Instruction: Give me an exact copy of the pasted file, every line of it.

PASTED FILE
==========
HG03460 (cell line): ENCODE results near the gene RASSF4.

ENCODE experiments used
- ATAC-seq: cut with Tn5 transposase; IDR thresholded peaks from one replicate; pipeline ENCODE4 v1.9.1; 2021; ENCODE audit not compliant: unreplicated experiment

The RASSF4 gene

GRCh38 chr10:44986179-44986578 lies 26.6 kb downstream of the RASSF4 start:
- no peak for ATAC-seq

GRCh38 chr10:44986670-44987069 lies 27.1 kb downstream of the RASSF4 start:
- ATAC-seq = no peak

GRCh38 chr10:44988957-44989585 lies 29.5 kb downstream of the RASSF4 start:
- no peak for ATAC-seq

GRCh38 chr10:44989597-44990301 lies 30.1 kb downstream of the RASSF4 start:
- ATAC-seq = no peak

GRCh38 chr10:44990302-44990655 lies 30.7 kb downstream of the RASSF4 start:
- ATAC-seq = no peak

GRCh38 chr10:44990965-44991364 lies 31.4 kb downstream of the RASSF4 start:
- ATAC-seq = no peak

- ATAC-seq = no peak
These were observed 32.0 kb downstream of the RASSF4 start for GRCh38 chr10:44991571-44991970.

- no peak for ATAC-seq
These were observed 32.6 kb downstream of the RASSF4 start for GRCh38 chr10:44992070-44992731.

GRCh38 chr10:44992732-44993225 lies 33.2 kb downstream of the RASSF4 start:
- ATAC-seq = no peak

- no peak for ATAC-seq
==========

HG03460 (cell line): ENCODE results near the gene RASSF4.

ENCODE experiments used
- ATAC-seq: cut with Tn5 transposase; IDR thresholded peaks from one replicate; pipeline ENCODE4 v1.9.1; 2021; ENCODE audit not compliant: unreplicated experiment

The RASSF4 gene

GRCh38 chr10:44986179-44986578 lies 26.6 kb downstream of the RASSF4 start:
- no peak for ATAC-seq

GRCh38 chr10:44986670-44987069 lies 27.1 kb downstream of the RASSF4 start:
- ATAC-seq = no peak

GRCh38 chr10:44988957-44989585 lies 29.5 kb downstream of the RASSF4 start:
- no peak for ATAC-seq

GRCh38 chr10:44989597-44990301 lies 30.1 kb downstream of the RASSF4 start:
- ATAC-seq = no peak

GRCh38 chr10:44990302-44990655 lies 30.7 kb downstream of the RASSF4 start:
- ATAC-seq = no peak

GRCh38 chr10:44990965-44991364 lies 31.4 kb downstream of the RASSF4 start:
- ATAC-seq = no peak

- ATAC-seq = no peak
These were observed 32.0 kb downstream of the RASSF4 start for GRCh38 chr10:44991571-44991970.

- no peak for ATAC-seq
These were observed 32.6 kb downstream of the RASSF4 start for GRCh38 chr10:44992070-44992731.

GRCh38 chr10:44992732-44993225 lies 33.2 kb downstream of the RASSF4 start:
- ATAC-seq = no peak

- no peak for ATAC-seq